Warning: This is a potentially crazy idea, it may not work, and is something I’m probably not going to have time to investigate further. Feel free to take it and run with it if you’re interested.
Given a set of integration tests, a library which is used by the system under test, and a set of unit tests for that library, can we assess how much the usage of the library implied by the integration tests varies from the expectations of the library authors? In a sense, we’re looking for a metric of how stable the usage is likely to be.
Approach 1: Untested Lines
Run the unit tests for the library and collect line coverage for the library. We want the entire set of lines covered, not just a percentage.
Run the integration tests, and collect line coverage for the library.
Subtract the lines covered by the unit tests from the lines covered by the integration tests. The ratio of this number to the total lines in the library is the metric we’re looking for.
Approach 2: Critical Lines
Capture a corpus of tests inputs for the library from the integration tests. This assumes the library has a serializable data format, and that API usage can be recorded in a replayable way. (Most any library has this property if you apply enough creativity in how you look at it.)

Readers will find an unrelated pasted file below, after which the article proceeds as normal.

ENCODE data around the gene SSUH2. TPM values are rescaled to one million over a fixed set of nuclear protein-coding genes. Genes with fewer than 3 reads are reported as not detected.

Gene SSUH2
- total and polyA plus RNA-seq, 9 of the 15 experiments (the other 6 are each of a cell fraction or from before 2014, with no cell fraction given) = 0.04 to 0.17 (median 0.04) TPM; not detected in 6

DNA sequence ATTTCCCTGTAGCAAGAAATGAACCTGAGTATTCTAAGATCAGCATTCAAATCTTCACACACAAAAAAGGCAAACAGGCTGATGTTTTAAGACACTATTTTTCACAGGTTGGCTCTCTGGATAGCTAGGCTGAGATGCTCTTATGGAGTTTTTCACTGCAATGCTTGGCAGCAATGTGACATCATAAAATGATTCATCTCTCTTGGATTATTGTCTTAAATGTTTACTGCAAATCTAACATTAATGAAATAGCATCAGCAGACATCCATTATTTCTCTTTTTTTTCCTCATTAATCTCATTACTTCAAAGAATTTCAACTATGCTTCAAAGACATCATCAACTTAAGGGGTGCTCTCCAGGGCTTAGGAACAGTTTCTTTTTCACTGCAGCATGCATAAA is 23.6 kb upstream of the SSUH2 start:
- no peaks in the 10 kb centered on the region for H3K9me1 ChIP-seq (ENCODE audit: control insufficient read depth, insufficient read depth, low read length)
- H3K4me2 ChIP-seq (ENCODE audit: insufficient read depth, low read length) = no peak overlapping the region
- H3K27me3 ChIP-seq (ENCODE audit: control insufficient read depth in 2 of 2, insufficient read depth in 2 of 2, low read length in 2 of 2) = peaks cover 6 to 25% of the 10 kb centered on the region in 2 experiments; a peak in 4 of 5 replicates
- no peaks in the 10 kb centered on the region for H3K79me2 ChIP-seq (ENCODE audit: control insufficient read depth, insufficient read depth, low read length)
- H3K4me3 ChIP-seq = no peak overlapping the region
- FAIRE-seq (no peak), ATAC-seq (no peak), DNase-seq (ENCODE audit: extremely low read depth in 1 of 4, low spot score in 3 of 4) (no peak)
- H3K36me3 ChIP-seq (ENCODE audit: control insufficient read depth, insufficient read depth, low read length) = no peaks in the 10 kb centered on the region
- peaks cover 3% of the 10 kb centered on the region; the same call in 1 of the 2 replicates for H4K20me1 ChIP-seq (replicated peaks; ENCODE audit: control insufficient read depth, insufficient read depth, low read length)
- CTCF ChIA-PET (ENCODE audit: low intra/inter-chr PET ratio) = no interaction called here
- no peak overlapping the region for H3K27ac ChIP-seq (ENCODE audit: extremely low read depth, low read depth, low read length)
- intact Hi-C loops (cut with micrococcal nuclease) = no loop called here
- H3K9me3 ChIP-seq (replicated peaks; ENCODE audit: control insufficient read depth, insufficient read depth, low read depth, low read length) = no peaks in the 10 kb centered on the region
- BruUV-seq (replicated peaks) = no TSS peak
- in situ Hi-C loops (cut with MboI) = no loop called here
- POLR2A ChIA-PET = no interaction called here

For each line which is covered by the integration tests but not unit tests (from above), introduce an assertion which fails. (This is obviously a step which should be automated!)
Run each input collected from the integration tests against the modified library. Some of the inputs will crash when hitting untested lines, others will not. The ration of the number of tests which fail to the total number of extracted tests is what we’re looking for.
By tracking which uncovered lines cause failures – i.e. are the first encountered by each failing tests – we can produce a histogram of which lines are most critical to the integration test to prioritize testing additions.
Approach 3: Untested Features
Take the corpus collected in approach 2, and run it through a coverage based corpus reducer. (i.e. try to remove tests which aren’t required to preserve test coverage) The number of tests left after reduction to the number we started with is our metric.
Approach 4: Critical Failure Points
Take our reduced corpus from approach 3, and our binary modification tool from approach 2 (we did automate that right?). For each test, run it, identify the first uncovered line, and remove it from the set of failure causes lines. (i.e. pretend it was covered in unit tests) Repeat until all tests in reduced corpus pass. The number of lines we had to mark as tested is our metric. Alternatively, the ratio of said lines to the number of reduced tests might be useful. The ration of said lines to the number of lines in the library might also be useful, but is likely to be misleading.
(It is probably a good idea to apply a minimal bit of static analysis and mark any obviously post-dominated lines as tested at each step. This would reduce the number of iterations required markedly.)